• Neil Wheatley

      February 17, 2011 at 12:44 am

      Hi Relly

      I actually think the 404 copy is smart and well written. The point is that copy with such distinct personality rarely works for everyone in a large audience. I certainly wasn’t trying to criticise the quality of the writing itself.

      • Luke Burford

        March 09, 2011 at 11:16 pm

        I think Clearleft can *just* about get away with this, going on a presumption that people visiting their site are likely heavy web users and appreciate they are trying to make something slightly more interesting out of their 404 page.

        As you point out, if this was the 404 of a more typical web agency that, say, served primarily it’s local community, the response is definitely going to be ‘eh?’ I guess it’s about understanding the audience as with so many other things. Get that wrong and the results can be a bit tragic.

        The Grooveshark example is a good one. Basically telling people off for not using their app properly (i.e. the way they want you to, regardless of your own interpretation), seems a very back-to-front approach to usability to me.

        • Neil Wheatley

          March 16, 2011 at 11:43 pm

          Clearleft could even be saying indirectly that ‘if you like this humour, you’re the kind of customer we want’.

          In my experience though, web design customers are not usually heavy web users. They’re often just business owners who just want to make more money online.

      • Tim

        March 15, 2011 at 11:59 am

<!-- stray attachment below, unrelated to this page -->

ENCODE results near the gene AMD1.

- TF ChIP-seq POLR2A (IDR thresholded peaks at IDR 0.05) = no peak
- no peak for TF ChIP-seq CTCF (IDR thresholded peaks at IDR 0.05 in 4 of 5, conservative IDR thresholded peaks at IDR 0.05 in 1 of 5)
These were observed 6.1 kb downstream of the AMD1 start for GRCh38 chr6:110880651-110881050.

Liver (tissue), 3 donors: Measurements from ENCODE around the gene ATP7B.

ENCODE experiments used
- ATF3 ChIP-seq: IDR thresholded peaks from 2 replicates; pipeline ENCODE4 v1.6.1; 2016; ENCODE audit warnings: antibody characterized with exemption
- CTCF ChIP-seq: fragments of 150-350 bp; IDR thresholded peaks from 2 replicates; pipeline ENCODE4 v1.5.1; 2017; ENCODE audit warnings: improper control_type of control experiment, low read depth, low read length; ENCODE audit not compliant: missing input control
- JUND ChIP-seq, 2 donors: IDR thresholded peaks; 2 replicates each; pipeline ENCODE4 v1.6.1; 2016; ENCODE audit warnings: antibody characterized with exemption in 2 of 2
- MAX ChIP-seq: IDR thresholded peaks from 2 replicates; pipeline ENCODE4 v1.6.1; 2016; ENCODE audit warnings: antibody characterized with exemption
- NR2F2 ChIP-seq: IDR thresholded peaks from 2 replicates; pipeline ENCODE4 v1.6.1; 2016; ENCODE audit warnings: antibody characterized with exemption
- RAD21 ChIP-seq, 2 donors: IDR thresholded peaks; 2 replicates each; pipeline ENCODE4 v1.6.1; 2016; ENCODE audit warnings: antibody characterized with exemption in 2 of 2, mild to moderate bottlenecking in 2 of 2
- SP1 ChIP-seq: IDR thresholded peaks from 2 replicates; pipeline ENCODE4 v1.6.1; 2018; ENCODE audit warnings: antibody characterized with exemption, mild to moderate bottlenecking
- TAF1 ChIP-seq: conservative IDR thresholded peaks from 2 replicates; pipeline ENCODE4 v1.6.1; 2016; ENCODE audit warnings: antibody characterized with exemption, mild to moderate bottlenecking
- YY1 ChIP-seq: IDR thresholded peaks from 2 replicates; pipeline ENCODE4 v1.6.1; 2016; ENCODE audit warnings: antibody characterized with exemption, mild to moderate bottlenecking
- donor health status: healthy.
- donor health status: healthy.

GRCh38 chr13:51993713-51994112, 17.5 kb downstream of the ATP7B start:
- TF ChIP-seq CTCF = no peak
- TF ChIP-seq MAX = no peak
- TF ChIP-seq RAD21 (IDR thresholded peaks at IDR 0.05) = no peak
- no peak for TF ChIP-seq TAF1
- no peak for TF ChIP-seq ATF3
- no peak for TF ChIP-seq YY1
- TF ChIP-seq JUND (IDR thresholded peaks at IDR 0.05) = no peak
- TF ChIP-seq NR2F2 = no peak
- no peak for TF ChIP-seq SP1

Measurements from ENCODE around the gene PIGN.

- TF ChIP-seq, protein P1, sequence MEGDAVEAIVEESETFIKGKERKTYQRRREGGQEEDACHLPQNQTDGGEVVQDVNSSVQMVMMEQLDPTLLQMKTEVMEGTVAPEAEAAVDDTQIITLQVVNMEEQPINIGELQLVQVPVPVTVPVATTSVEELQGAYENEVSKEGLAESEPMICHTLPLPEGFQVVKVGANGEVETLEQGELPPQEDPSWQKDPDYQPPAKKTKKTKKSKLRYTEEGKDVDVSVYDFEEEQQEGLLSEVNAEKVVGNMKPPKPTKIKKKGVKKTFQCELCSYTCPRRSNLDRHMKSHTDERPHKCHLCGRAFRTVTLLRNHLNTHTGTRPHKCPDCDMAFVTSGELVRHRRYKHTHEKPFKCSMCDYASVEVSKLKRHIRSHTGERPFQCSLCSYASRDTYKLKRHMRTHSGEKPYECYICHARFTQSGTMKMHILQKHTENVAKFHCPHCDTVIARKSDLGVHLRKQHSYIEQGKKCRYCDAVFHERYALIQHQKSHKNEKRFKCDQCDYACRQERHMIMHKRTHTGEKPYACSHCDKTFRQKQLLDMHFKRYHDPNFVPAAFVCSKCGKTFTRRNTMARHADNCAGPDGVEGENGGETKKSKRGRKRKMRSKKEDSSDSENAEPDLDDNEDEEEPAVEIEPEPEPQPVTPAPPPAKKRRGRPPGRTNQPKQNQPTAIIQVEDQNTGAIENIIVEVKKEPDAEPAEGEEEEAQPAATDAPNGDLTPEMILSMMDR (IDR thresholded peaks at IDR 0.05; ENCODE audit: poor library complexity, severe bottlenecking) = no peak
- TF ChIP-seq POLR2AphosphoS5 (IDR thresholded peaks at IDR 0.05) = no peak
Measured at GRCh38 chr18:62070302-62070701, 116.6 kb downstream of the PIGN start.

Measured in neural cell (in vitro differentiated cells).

Great article Neil, thanks.

        I also agree with your overall message. My problem with the 404 example is slightly different. I don’t think they do take sixty words to convey the message; I think they use three: “File Not Found”. The rest is for those who are in-the-know or care to read further?

        • Neil Wheatley

          March 16, 2011 at 11:31 pm

          The point made is about the value of those extra 60 words to the people who read them – but still, you’re absolutely right!

  2. Sarah

    February 16, 2011 at 9:26 pm

    Great post. I’ve seen some really unique and fun micro-copy in my browsing adventures, but you make some good points about possibly going too far with it.

    For the most part, it’s nice to see a personal touch and sense of humor even on the really professional-type websites. It makes them feel very inviting. But, you certainly do have to be careful that those personal touches don’t actually interfere with the important stuff.

    P.S. I adore your site design. Awesome job!

    • Neil Wheatley

      February 17, 2011 at 12:46 am

      Thanks Sarah. Did you mean my website or this one? I like the bubbles!

  3. Dathan

    February 24, 2011 at 3:49 am

    It’s hard to read the error messages, the text in the images is too small and blurry. It would be better to quote the text in them or provide a high-res image in a lightbox. As for the message, those are great points. Thanks.

    • Neil Wheatley

      March 16, 2011 at 11:33 pm

      Sorry about that Dathan, a Lightbox gallery would indeed have been useful.

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  1. Microcopy needs context. | Rel.ly